5 Common Misconceptions About Retirement Planning

June 8, 2020

Did you know, approximately 10,000 baby boomers turn 65 every day? From early adulthood and beyond, we’re taught that retirement planning is essential to our financial future. While not wrong, this idea can put a strain on young adults and baby boomers alike.

The truth is, retirement planning isn’t as cut and dried as an employer-sponsored 401(k). There are many complexities and risks associated with retirement planning, which can often cause misconceptions related to planning, preparation, and timing. Here are some of the most common misconceptions about planning for retirement.

1. Investment Accounts are the Best Retirement Vehicles

Retirement planning is almost synonymous with investment accounts like a 401(k) or Roth IRA. From a very young age, we’re conditioned to believe these are the best vehicles for retirement. While retirement investment accounts are the most widely utilized ways to plan for retirement, there are other products that can be used to grow your nest egg. An underutilized way is to combine your investment accounts with actuarial backed financial products like whole life insurance. This adds flexibility to your retirement portfolio, can be used to finance large purchases, and gives you quick access to cash in an emergency.

2. You Should Only Invest When You Have Enough

Many young adults know they need to put money aside for retirement, yet many don’t. This is often because they don’t feel they have the funds to do so. Between low starting wages and mounting student loan debt, it’s an easy conclusion to come to. However, even the smallest investments will be beneficial in the long run. Create a monthly budget to see where you can divert funds from and don’t forget to take advantage of your employer’s 401(k) match.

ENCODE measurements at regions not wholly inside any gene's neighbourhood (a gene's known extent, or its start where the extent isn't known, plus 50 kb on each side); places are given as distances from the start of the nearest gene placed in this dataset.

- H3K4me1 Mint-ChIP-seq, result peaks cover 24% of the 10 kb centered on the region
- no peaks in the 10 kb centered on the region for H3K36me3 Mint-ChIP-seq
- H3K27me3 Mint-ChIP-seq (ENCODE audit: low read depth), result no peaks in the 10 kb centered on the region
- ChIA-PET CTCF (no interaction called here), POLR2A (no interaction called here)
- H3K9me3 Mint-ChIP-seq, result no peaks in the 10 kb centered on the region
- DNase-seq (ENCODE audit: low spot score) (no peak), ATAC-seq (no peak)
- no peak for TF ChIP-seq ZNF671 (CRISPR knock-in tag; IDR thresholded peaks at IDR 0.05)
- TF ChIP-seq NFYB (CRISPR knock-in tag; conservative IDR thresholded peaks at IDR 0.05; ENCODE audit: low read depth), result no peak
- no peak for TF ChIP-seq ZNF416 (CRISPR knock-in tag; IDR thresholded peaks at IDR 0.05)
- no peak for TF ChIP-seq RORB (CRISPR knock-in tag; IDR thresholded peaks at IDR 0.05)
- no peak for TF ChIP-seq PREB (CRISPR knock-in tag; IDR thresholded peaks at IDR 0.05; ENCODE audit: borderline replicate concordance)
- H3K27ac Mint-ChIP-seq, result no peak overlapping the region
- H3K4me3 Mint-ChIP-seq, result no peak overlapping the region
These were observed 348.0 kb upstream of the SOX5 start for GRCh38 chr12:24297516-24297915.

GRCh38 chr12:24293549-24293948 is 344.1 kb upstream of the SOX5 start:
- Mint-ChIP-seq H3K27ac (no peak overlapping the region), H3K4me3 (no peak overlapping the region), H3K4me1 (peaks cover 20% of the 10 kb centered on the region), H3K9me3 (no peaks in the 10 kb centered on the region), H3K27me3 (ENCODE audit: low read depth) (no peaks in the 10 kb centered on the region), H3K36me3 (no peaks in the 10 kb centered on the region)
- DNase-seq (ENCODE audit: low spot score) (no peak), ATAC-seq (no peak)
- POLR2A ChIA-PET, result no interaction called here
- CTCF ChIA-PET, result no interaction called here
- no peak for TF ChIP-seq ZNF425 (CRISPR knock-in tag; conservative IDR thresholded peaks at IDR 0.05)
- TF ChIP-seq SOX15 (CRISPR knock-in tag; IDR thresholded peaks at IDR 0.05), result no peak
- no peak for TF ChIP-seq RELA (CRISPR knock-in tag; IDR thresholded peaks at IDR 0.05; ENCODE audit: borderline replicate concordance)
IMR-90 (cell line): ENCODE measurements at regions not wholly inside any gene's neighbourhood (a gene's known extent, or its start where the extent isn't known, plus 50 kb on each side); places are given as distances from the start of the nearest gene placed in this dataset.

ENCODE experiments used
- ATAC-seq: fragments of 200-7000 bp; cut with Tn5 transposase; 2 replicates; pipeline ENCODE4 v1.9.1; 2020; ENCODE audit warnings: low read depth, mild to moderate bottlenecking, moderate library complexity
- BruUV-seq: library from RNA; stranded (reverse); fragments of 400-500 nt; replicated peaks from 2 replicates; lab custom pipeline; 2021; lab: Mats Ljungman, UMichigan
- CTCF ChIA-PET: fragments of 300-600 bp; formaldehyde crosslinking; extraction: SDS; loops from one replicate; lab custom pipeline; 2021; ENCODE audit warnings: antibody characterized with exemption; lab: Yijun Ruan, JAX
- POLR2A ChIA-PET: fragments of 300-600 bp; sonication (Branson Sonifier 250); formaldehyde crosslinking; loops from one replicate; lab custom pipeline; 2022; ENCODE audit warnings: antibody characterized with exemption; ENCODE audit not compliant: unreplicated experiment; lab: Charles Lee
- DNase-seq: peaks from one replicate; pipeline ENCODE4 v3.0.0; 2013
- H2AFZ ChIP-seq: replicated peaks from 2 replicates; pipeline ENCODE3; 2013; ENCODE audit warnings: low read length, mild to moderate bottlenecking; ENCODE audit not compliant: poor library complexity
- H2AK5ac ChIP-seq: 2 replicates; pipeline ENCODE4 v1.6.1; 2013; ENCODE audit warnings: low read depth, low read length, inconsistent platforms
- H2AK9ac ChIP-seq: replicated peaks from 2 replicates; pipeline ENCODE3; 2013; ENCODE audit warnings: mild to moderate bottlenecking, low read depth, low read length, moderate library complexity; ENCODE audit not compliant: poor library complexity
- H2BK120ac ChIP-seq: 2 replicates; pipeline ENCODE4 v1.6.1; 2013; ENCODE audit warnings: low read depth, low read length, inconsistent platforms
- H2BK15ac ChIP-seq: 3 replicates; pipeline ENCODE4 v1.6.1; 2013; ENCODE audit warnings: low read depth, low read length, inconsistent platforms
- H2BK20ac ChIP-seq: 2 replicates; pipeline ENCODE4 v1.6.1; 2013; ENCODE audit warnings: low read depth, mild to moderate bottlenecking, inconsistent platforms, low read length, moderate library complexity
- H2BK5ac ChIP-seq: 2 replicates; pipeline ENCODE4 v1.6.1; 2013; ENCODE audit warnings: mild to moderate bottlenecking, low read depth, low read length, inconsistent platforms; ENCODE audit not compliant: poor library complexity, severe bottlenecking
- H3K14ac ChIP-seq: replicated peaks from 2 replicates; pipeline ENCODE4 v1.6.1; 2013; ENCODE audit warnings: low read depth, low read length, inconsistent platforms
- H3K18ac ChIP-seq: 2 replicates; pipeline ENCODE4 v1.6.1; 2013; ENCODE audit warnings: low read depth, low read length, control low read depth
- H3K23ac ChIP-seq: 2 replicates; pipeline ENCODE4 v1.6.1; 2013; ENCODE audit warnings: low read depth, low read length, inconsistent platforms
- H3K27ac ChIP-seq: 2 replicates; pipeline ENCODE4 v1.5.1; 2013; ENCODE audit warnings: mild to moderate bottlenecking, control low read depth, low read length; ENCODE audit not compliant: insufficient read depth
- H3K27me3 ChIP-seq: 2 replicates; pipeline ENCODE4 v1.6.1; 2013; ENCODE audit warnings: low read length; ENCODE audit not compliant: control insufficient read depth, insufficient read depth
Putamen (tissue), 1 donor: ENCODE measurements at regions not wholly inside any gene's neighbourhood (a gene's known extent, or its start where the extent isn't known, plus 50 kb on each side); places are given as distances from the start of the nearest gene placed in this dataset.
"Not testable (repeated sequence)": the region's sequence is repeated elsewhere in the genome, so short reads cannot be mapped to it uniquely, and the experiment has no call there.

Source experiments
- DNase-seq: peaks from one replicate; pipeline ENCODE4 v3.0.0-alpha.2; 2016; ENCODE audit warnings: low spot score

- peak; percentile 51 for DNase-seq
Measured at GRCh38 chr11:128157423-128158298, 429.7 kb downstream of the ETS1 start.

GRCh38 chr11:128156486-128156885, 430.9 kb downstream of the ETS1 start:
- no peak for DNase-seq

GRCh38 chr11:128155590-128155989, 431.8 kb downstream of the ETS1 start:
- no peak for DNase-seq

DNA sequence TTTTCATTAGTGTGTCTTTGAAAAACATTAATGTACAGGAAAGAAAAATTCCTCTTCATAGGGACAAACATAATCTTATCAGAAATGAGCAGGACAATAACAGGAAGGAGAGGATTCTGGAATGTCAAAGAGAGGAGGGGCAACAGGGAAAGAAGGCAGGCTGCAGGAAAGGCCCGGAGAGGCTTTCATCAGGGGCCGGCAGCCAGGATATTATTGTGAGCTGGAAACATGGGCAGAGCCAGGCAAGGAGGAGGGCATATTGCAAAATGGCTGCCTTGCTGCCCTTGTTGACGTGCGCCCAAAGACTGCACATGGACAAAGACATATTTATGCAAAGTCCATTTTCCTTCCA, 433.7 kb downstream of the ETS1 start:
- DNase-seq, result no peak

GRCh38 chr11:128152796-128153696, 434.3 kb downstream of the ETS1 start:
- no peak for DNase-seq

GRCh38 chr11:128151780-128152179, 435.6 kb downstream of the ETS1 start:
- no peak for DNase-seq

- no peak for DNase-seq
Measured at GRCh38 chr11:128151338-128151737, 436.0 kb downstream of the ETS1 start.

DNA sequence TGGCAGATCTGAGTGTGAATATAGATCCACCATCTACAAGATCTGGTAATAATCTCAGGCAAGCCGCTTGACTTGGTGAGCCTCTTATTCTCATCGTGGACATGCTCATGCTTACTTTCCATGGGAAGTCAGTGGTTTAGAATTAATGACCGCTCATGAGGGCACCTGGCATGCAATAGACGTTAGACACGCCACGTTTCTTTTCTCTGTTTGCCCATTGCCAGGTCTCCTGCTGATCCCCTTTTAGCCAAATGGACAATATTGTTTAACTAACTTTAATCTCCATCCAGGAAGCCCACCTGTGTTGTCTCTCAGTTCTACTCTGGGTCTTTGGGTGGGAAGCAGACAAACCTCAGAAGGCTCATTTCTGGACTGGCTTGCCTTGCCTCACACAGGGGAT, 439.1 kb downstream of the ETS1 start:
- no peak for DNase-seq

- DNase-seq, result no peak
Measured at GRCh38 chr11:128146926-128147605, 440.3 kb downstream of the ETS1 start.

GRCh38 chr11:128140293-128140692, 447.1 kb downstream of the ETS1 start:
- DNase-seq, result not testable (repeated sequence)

It’s important to note that as your income grows, so should your retirement investments. A good rule of thumb is to put aside 20% of your paycheck for retirement. Saving more money now ensures you don’t run out of money during retirement.

3. Tax-Deferred Accounts are the Best Option

Most retirement investment accounts let you put away untaxed money. These accounts operate on the assumption that you’ll be in a lower tax bracket when you retire, and the tax rate will be lower than it is today. The problem? Neither of these is guaranteed.

By relying only on tax-deferred retirement accounts, you may be setting yourself up for financial hardship during retirement. Not only could you pay more in taxes when withdrawing your funds, but that amount may also impact your social security income.

4. Retirement Is the Finish Line

It’s easy to get caught up in the mindset that retirement is the final stop on the financial train. After all, it’s your chance to finally retire from a long career. Rather than focusing on retiring from, your focus should be on what you’re retiring to. Sure, retirement is meant to be relaxing but it’s also an opportunity to do the things you haven’t yet had the chance to. Start a new hobby, go traveling, or take classes at a local college; the options are endless! With that in mind, it’s important to know what your goals are for retirement and work them into your retirement strategy.

5. You Have Very Little Control Over Your Retirement Fund

Aside from selecting how much money to set aside for retirement, you may feel like you have very little control when planning for retirement. This couldn’t be further from the truth! When planning for retirement, or growing wealth in general, you need to take an active role. Partnering with a wealth strategist is a great way to take control of your financial future. In addition to being skilled in a diverse range of financial products, a wealth strategist can help you create a financial strategy tailored to your lifestyle and goals.

Sage Wealth Strategy has the expertise to help you build a flexible retirement plan.

Get in touch with Wade Borth at (701) 793-3471 or by email at wade@sagewealthstrategy.com to get started.